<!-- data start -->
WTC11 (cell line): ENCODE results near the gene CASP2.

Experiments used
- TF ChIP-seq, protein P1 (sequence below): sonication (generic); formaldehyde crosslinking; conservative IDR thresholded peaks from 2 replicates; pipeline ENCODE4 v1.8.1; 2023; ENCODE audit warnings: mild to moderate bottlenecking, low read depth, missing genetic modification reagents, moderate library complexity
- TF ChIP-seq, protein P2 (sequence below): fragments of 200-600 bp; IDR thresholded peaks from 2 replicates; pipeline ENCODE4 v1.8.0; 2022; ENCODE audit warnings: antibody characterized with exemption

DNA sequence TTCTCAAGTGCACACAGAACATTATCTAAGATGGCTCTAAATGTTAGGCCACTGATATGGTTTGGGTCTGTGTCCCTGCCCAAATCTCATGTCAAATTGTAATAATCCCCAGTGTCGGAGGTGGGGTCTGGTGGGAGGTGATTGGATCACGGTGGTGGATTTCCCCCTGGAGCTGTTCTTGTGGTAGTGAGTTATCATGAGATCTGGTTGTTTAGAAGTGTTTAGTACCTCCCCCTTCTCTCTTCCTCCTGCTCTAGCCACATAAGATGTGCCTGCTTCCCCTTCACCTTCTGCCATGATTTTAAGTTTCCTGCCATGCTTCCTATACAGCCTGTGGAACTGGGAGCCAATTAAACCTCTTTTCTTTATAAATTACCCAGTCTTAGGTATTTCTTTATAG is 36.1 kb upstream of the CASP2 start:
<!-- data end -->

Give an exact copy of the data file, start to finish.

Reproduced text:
WTC11 (cell line): ENCODE results near the gene CASP2.

Experiments used
- TF ChIP-seq, protein P1 (sequence below): sonication (generic); formaldehyde crosslinking; conservative IDR thresholded peaks from 2 replicates; pipeline ENCODE4 v1.8.1; 2023; ENCODE audit warnings: mild to moderate bottlenecking, low read depth, missing genetic modification reagents, moderate library complexity
- TF ChIP-seq, protein P2 (sequence below): fragments of 200-600 bp; IDR thresholded peaks from 2 replicates; pipeline ENCODE4 v1.8.0; 2022; ENCODE audit warnings: antibody characterized with exemption

DNA sequence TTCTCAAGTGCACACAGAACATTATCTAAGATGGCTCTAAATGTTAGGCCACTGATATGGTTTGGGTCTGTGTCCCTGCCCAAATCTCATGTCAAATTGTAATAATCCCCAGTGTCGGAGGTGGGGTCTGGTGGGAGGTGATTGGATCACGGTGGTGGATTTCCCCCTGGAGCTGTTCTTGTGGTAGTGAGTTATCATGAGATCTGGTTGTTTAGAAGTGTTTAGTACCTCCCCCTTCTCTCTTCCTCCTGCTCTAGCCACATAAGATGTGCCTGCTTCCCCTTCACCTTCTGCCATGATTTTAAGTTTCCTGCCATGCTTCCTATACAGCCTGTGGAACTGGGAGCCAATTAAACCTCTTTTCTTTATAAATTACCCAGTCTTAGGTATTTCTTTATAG is 36.1 kb upstream of the CASP2 start: